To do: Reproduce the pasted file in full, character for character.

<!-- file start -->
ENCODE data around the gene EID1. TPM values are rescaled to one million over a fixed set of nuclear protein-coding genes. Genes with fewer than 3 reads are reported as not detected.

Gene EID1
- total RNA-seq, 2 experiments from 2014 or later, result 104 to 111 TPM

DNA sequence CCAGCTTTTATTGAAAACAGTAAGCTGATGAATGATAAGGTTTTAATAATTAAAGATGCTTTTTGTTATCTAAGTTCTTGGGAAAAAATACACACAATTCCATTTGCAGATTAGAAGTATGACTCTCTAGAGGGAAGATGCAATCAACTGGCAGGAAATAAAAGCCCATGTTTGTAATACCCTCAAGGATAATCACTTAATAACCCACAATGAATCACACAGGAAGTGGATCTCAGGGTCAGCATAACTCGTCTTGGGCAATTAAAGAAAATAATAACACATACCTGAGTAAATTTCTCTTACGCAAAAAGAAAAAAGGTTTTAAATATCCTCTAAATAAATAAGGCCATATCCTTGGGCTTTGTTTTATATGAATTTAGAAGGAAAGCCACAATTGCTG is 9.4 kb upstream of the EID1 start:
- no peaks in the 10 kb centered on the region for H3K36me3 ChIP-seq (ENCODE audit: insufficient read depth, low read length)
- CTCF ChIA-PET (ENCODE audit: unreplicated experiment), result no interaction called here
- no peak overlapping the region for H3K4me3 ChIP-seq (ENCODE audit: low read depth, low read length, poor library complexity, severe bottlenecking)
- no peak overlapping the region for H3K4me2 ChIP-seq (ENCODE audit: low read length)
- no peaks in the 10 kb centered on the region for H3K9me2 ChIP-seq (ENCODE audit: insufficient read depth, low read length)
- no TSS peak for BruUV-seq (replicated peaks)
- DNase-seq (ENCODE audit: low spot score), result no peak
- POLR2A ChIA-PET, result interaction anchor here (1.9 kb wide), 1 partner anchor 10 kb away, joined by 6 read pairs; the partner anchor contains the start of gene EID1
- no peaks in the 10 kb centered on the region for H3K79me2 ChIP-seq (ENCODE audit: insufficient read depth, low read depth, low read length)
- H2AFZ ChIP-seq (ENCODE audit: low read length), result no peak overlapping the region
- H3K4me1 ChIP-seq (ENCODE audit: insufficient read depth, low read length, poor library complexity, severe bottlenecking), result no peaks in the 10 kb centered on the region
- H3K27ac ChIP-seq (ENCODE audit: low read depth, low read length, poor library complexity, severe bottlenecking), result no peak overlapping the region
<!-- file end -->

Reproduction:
ENCODE data around the gene EID1. TPM values are rescaled to one million over a fixed set of nuclear protein-coding genes. Genes with fewer than 3 reads are reported as not detected.

Gene EID1
- total RNA-seq, 2 experiments from 2014 or later, result 104 to 111 TPM

DNA sequence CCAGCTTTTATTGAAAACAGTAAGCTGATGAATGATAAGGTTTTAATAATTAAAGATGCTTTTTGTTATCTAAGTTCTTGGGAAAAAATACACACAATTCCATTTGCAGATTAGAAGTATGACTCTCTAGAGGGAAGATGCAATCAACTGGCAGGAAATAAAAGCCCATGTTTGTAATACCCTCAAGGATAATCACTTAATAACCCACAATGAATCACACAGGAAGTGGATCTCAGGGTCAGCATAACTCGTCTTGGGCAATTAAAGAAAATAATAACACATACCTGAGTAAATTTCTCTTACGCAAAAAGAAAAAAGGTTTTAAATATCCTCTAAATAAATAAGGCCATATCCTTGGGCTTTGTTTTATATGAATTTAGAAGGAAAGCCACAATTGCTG is 9.4 kb upstream of the EID1 start:
- no peaks in the 10 kb centered on the region for H3K36me3 ChIP-seq (ENCODE audit: insufficient read depth, low read length)
- CTCF ChIA-PET (ENCODE audit: unreplicated experiment), result no interaction called here
- no peak overlapping the region for H3K4me3 ChIP-seq (ENCODE audit: low read depth, low read length, poor library complexity, severe bottlenecking)
- no peak overlapping the region for H3K4me2 ChIP-seq (ENCODE audit: low read length)
- no peaks in the 10 kb centered on the region for H3K9me2 ChIP-seq (ENCODE audit: insufficient read depth, low read length)
- no TSS peak for BruUV-seq (replicated peaks)
- DNase-seq (ENCODE audit: low spot score), result no peak
- POLR2A ChIA-PET, result interaction anchor here (1.9 kb wide), 1 partner anchor 10 kb away, joined by 6 read pairs; the partner anchor contains the start of gene EID1
- no peaks in the 10 kb centered on the region for H3K79me2 ChIP-seq (ENCODE audit: insufficient read depth, low read depth, low read length)
- H2AFZ ChIP-seq (ENCODE audit: low read length), result no peak overlapping the region
- H3K4me1 ChIP-seq (ENCODE audit: insufficient read depth, low read length, poor library complexity, severe bottlenecking), result no peaks in the 10 kb centered on the region
- H3K27ac ChIP-seq (ENCODE audit: low read depth, low read length, poor library complexity, severe bottlenecking), result no peak overlapping the region